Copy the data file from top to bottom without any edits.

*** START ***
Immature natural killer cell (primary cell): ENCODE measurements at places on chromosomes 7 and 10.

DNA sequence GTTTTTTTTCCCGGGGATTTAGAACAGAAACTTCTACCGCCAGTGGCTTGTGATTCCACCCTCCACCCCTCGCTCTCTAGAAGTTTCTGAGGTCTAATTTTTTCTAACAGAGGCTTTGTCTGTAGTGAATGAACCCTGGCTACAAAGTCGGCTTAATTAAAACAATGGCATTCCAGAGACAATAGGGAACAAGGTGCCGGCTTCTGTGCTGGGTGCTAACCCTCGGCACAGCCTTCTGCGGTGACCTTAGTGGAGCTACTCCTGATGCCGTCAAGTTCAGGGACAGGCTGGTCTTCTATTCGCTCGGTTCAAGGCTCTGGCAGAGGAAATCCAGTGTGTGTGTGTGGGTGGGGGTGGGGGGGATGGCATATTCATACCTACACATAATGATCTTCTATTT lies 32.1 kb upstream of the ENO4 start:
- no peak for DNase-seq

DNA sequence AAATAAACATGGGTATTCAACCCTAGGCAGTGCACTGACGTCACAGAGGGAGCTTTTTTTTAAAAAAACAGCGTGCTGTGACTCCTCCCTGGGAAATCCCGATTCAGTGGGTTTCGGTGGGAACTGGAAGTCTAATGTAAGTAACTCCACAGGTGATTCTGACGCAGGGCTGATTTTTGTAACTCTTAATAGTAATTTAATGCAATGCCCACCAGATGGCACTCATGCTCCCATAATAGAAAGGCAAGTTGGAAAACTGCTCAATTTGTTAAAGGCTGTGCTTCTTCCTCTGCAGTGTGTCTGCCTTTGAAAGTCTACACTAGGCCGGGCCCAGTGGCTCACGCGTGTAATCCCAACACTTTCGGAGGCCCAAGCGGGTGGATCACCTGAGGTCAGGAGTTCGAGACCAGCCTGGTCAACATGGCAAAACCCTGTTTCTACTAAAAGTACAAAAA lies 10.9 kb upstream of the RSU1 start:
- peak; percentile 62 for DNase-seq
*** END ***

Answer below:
Immature natural killer cell (primary cell): ENCODE measurements at places on chromosomes 7 and 10.

DNA sequence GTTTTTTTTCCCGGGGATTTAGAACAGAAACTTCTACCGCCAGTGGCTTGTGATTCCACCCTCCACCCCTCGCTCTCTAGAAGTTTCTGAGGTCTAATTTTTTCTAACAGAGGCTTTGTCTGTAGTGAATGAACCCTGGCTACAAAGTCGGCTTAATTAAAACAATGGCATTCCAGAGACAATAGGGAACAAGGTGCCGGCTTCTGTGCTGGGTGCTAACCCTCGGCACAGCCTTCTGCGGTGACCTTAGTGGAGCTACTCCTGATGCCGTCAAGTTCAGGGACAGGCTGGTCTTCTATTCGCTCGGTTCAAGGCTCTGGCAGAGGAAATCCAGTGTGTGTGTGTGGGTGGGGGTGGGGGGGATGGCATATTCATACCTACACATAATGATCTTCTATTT lies 32.1 kb upstream of the ENO4 start:
- no peak for DNase-seq

DNA sequence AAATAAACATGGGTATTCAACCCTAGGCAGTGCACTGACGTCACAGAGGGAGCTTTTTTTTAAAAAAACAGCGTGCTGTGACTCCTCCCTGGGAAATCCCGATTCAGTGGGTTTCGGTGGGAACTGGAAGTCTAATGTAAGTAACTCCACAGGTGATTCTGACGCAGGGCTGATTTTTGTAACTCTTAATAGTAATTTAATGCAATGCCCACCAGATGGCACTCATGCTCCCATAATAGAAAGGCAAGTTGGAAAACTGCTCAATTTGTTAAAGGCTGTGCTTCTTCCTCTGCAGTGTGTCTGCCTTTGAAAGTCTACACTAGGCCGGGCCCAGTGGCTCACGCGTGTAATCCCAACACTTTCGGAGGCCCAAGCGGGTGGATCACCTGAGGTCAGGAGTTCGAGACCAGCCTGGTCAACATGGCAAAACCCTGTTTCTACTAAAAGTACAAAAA lies 10.9 kb upstream of the RSU1 start:
- peak; percentile 62 for DNase-seq